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EnergyEdit

There are two forms of fundamental energy: (1) Kinetic energy, which is energy of motion; and (2) Potential energy, whcih can be considered "stored" energy. For instance, the mechanical energy involved in picking up and dropping a ball is partly potential energy and partly kinetic energy. Pick up the ball, and you give it potential energy. Drop the ball, and the potential energy of the ball turns into kinetic energy.

Units of Work and EnegyEdit

Due to the relationship between energy and work, energy is measured in units of work. In its scientific sense, work is the movement of an object against a resisting force. For example, a person does work by lifting an object. Lifting an object requires work because the lifter must overcome the force of gravity on the object. The amount of work done, and therefore the amount of energy used, equals that force multiplied by the distance the object is lifted. The kinetic energy used to lift the object is "stored" in the object as potential energy. In the inch-pound system of units customarily used in the United States, work and energy are commonly measured in foot-pounds. In the International System of Units (SI), the modern metric system, work and energy are measured in units called joules-named for James Prescott Joule. One joule equals 0.738 foot-pound.

Calculating Quantities of EnergyEdit

Scientists use Newtonian equations and relativistic equations to calculate quantities of energy. Newtonian equations are based on Newton's laws of motion, which were discovered by the English scientist Isaac Newton. The laws were published in 1687 in Philosophiae Naturalis Principia Mathematica (Mathematical Principles of Natural Philosophy), a work usually called simply Principia or Principia Mathematica.

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Isaac Newton

Kinetic EnergyEdit

The equation for kinetic energy is Ek = (1/2)mv2. In this equation, Ek is energy in joules, m is mass in kilograms, and v is velocity in meters per second.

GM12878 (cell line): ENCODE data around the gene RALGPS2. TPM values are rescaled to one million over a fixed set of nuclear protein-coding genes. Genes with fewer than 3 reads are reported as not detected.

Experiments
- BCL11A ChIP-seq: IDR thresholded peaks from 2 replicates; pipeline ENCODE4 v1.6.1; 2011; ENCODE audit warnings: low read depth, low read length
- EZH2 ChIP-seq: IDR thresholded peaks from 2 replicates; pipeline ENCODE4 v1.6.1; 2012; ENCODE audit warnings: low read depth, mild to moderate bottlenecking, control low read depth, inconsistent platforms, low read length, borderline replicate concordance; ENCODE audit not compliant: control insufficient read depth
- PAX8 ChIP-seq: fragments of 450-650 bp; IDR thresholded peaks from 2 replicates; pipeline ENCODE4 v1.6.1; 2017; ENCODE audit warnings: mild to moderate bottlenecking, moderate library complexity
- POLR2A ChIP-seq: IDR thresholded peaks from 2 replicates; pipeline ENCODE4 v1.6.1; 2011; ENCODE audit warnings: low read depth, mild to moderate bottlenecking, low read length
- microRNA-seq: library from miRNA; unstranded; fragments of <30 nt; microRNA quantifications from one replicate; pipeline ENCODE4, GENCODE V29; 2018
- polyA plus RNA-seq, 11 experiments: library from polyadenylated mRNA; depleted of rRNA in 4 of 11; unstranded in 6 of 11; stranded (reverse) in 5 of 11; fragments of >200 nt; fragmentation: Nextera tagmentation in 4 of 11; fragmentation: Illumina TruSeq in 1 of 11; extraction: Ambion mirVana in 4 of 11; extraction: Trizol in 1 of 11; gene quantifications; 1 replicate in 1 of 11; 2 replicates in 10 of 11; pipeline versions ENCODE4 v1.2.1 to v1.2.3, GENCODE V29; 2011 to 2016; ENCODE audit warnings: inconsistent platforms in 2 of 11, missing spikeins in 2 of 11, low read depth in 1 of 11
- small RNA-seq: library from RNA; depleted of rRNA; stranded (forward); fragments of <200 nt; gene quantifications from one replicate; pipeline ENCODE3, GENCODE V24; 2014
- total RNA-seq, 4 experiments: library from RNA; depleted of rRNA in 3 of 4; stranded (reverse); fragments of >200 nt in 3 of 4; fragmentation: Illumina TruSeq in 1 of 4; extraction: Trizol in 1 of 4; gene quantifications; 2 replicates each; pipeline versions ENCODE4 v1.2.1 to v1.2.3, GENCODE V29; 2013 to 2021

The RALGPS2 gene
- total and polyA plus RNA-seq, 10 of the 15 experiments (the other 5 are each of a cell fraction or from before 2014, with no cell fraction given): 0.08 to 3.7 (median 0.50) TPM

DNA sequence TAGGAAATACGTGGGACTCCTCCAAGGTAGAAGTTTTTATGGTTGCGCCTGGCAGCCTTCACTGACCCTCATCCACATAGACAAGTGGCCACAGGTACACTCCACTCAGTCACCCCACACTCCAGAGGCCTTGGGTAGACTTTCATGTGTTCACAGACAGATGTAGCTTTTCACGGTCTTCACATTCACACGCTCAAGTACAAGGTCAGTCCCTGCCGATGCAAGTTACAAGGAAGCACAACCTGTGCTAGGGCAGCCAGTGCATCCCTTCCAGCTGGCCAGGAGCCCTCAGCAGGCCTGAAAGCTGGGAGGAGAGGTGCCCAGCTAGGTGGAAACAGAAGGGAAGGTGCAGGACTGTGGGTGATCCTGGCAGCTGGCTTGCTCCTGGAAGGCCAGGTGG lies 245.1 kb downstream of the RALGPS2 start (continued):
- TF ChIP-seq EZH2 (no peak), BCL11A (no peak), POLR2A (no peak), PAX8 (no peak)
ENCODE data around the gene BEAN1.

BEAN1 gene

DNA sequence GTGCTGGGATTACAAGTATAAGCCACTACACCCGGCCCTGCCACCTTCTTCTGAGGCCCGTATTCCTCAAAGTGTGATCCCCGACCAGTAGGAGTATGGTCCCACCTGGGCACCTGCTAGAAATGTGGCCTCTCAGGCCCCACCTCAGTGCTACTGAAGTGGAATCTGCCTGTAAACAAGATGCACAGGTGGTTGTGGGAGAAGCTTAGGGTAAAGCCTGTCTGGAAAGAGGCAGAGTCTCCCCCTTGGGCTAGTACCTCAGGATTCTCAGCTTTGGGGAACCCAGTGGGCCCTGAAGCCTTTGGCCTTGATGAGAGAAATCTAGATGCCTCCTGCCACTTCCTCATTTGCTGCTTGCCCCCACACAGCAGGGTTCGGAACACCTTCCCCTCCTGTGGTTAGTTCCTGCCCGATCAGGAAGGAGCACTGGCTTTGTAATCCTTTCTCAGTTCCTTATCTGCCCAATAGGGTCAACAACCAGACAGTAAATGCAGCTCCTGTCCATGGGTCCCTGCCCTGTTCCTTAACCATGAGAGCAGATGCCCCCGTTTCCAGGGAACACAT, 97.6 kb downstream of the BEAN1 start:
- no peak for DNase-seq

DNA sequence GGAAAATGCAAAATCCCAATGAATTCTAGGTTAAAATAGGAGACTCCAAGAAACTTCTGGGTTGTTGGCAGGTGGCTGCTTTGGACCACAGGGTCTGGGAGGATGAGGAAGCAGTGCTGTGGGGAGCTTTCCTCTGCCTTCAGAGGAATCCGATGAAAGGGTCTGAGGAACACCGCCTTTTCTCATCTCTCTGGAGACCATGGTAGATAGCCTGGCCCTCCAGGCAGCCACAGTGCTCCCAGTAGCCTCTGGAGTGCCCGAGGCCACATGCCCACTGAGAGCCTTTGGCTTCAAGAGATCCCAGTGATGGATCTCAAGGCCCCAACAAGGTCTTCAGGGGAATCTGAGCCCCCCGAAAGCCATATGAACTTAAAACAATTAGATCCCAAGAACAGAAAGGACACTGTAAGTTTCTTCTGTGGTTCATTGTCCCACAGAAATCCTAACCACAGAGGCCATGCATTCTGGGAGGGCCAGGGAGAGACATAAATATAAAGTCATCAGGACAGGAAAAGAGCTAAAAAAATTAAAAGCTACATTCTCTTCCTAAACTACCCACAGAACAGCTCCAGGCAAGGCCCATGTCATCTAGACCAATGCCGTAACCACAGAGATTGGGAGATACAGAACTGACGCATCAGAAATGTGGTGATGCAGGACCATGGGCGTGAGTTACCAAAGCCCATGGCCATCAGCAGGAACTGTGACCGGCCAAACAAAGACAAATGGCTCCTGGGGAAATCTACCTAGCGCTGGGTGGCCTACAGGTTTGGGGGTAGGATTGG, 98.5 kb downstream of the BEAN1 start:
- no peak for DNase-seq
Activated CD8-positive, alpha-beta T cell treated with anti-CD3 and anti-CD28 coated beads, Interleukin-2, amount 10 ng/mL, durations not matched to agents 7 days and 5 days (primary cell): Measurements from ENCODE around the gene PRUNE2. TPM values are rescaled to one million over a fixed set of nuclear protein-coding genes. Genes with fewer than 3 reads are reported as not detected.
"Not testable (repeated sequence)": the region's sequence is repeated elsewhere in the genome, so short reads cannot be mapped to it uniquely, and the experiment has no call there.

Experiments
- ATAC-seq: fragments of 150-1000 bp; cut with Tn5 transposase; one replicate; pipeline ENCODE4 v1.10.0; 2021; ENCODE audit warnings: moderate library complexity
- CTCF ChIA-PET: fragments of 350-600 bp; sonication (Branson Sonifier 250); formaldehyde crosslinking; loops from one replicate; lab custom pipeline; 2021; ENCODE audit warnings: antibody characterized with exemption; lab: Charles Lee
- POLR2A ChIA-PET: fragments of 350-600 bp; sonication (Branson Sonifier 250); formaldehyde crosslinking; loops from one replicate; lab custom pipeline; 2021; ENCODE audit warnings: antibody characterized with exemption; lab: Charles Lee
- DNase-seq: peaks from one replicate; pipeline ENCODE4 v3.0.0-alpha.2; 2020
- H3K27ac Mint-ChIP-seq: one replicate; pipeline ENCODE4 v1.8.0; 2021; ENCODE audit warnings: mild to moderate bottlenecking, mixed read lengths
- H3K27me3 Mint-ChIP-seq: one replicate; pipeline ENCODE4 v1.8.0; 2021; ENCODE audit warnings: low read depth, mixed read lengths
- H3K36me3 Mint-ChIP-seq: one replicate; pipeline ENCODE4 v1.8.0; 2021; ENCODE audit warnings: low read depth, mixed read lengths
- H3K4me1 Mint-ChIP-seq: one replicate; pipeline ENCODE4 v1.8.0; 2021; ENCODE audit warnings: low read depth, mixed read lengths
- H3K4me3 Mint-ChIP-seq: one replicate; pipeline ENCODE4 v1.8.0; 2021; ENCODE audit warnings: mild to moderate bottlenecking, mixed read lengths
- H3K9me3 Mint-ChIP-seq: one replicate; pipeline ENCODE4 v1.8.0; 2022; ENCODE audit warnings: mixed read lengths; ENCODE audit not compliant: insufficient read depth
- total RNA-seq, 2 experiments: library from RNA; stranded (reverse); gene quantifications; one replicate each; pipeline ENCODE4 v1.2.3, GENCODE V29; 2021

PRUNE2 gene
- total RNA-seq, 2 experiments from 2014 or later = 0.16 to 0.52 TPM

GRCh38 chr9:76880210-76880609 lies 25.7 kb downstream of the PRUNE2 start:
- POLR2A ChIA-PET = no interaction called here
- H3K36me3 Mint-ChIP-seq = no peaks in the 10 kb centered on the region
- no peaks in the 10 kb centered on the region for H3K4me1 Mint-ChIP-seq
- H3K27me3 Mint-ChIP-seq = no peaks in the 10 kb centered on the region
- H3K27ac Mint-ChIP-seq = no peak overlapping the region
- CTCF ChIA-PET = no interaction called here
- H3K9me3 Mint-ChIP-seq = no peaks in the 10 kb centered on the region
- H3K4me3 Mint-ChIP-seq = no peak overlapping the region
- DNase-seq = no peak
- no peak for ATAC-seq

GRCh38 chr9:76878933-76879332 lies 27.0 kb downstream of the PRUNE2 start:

The kinetic energy of an object increases with the square of its velocity. For example, an automobile moving at 60 miles an hour has four times the energy it would have at 30 miles an hour. This increase in kinetic energy is why high-speed collisions are so much more dangerous and damaging than low-speed collisions. When a moving object collides with another object, energy and momentum are transferred. The energy given up by the moving object is called the impact. Objects moving at high velocity have high impact if they strike another object.

Objects obtain momentum and kinetic energy from forces acting on them for a period of time. The longer the time of action, the larger the momentum and kinetic energy. In such sports as tennis and golf, players follow through with their rackets and clubs so that force is applied to the ball for the longest time possible. As a result, the ball travels faster and has greater momentum and kinetic energy.

Sample ProblemEdit

Suppose the person threw the rock at a velocity (speed in a particular direction) of 12 meters per second. What would be the kinetic energy of the rock?

The equation for kinetic energy is Ek = (1/2)mv2. In this equation, Ek is energy in joules, m is mass in kilograms, and v is velocity in meters per second. The 2 beside the v indicates that v is to be squared (multiplied by itself). So the calculation is Ek = (1/2)(2)(12)(12) = 144 joules.

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